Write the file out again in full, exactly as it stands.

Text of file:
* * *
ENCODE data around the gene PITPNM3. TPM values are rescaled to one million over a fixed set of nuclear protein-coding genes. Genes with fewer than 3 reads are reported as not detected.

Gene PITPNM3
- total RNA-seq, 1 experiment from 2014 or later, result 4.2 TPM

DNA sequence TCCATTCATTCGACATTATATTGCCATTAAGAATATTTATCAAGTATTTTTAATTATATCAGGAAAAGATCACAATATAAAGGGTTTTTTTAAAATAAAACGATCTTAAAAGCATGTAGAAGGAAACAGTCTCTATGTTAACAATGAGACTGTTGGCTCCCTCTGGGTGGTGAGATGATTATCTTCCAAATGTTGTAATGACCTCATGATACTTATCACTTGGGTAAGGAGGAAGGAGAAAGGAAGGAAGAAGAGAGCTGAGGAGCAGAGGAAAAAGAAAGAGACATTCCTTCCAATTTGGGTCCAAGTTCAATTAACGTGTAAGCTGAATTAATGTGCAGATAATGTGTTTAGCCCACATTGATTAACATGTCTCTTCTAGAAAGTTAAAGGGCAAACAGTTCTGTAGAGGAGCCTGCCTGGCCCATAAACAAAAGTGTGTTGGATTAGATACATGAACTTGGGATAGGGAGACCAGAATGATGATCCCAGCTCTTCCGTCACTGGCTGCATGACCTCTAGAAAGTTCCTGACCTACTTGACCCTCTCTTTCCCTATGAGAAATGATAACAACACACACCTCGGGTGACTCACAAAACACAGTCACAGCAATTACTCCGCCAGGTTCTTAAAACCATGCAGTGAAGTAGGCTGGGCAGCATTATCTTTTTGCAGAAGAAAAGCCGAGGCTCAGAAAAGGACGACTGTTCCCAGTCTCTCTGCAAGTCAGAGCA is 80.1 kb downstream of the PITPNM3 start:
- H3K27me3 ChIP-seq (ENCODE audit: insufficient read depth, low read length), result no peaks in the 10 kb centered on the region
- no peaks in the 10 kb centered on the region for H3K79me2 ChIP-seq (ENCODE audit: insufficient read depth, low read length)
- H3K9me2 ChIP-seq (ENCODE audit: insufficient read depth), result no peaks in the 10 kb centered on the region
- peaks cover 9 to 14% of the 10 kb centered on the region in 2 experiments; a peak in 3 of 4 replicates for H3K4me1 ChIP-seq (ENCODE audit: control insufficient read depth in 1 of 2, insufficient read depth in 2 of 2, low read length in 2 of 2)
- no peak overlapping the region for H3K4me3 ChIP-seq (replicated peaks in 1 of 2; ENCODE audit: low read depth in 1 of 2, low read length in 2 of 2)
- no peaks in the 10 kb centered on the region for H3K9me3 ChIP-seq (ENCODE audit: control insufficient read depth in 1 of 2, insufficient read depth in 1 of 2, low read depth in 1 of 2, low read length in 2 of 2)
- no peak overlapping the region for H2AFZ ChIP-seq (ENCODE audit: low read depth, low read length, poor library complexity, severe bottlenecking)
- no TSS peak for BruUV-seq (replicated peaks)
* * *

ENCODE data around the gene PITPNM3. TPM values are rescaled to one million over a fixed set of nuclear protein-coding genes. Genes with fewer than 3 reads are reported as not detected.

Gene PITPNM3
- total RNA-seq, 1 experiment from 2014 or later, result 4.2 TPM

DNA sequence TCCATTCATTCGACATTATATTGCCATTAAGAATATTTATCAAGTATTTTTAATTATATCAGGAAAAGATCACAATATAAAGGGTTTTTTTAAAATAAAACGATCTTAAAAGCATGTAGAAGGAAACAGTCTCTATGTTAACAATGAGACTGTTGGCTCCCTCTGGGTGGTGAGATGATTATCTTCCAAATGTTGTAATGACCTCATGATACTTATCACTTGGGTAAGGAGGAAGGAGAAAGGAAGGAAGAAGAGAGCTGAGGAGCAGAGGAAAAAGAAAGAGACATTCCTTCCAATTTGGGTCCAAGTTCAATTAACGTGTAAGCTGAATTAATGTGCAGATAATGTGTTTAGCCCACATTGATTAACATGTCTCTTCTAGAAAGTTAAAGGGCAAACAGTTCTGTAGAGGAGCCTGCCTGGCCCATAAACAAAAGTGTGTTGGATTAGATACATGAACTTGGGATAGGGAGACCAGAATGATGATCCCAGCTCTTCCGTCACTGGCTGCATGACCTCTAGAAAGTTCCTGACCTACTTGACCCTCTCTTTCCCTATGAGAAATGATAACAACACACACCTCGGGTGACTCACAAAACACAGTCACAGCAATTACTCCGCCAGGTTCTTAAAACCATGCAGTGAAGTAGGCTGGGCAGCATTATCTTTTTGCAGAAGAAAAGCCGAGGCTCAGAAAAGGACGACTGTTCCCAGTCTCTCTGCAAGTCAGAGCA is 80.1 kb downstream of the PITPNM3 start:
- H3K27me3 ChIP-seq (ENCODE audit: insufficient read depth, low read length), result no peaks in the 10 kb centered on the region
- no peaks in the 10 kb centered on the region for H3K79me2 ChIP-seq (ENCODE audit: insufficient read depth, low read length)
- H3K9me2 ChIP-seq (ENCODE audit: insufficient read depth), result no peaks in the 10 kb centered on the region
- peaks cover 9 to 14% of the 10 kb centered on the region in 2 experiments; a peak in 3 of 4 replicates for H3K4me1 ChIP-seq (ENCODE audit: control insufficient read depth in 1 of 2, insufficient read depth in 2 of 2, low read length in 2 of 2)
- no peak overlapping the region for H3K4me3 ChIP-seq (replicated peaks in 1 of 2; ENCODE audit: low read depth in 1 of 2, low read length in 2 of 2)
- no peaks in the 10 kb centered on the region for H3K9me3 ChIP-seq (ENCODE audit: control insufficient read depth in 1 of 2, insufficient read depth in 1 of 2, low read depth in 1 of 2, low read length in 2 of 2)
- no peak overlapping the region for H2AFZ ChIP-seq (ENCODE audit: low read depth, low read length, poor library complexity, severe bottlenecking)
- no TSS peak for BruUV-seq (replicated peaks)